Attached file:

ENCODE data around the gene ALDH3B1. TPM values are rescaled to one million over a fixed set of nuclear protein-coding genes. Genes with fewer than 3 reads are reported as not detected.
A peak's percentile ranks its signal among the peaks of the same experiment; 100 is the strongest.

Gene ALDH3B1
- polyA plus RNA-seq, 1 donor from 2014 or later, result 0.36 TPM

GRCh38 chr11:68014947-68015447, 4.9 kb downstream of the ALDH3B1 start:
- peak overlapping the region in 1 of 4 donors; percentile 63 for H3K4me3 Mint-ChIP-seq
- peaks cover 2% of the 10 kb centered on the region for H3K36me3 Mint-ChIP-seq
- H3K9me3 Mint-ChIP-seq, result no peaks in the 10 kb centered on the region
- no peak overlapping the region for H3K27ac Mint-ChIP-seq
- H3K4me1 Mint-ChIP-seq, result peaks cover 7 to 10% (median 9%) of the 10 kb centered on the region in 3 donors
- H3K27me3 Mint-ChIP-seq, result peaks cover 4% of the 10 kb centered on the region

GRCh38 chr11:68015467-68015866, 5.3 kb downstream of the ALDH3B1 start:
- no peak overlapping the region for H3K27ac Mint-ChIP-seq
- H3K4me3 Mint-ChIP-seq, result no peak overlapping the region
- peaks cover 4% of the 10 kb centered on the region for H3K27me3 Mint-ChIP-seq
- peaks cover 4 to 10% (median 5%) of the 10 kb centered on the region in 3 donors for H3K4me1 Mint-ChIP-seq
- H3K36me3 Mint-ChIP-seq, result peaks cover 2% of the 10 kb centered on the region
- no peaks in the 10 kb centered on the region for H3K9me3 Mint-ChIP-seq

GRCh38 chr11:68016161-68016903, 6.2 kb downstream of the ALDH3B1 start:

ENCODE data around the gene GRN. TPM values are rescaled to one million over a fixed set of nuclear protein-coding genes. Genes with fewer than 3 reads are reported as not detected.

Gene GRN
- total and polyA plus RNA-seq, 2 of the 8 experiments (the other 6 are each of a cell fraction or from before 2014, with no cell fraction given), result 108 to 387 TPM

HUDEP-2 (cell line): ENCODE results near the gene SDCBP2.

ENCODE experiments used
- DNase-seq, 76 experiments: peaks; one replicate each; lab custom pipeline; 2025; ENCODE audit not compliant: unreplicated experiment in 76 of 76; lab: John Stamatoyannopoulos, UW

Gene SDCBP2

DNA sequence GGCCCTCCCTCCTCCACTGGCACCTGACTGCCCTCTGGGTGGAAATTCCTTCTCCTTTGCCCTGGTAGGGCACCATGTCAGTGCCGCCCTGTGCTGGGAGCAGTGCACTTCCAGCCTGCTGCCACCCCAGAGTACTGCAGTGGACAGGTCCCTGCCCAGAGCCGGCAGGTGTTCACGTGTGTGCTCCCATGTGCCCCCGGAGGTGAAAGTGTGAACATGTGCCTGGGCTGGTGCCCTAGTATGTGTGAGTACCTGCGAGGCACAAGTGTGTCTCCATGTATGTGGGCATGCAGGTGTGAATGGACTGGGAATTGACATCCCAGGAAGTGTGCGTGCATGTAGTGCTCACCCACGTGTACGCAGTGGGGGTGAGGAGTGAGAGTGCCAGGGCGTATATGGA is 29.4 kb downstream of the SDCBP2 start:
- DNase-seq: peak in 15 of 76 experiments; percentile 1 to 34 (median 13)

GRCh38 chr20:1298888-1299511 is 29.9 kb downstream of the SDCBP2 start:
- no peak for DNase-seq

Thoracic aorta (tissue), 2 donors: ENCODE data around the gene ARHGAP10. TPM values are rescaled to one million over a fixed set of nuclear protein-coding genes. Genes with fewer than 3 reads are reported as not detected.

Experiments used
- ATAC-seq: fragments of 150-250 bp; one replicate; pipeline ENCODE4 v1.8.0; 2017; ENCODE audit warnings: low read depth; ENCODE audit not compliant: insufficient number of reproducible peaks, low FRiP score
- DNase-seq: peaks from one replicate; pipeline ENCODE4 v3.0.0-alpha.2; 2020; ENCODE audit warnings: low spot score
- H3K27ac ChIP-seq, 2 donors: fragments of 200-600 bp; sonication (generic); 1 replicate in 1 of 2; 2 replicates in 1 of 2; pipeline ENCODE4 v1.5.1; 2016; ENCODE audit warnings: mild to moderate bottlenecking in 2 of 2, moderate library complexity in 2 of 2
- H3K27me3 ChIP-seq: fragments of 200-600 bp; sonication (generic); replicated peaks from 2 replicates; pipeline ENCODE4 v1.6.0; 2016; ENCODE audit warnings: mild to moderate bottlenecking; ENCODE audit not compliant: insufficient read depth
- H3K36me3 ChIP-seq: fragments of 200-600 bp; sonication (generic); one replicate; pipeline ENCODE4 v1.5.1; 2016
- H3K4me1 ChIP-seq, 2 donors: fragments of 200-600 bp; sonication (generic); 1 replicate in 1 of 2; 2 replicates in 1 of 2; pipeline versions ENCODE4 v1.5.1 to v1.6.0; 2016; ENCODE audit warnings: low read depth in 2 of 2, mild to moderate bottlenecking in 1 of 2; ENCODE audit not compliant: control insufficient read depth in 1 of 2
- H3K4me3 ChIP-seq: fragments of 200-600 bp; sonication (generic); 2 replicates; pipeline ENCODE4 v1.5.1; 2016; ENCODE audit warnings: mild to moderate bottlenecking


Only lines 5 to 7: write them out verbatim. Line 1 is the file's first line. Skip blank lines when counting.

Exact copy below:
GRCh38 chr11:68014947-68015447, 4.9 kb downstream of the ALDH3B1 start:
- peak overlapping the region in 1 of 4 donors; percentile 63 for H3K4me3 Mint-ChIP-seq
- peaks cover 2% of the 10 kb centered on the region for H3K36me3 Mint-ChIP-seq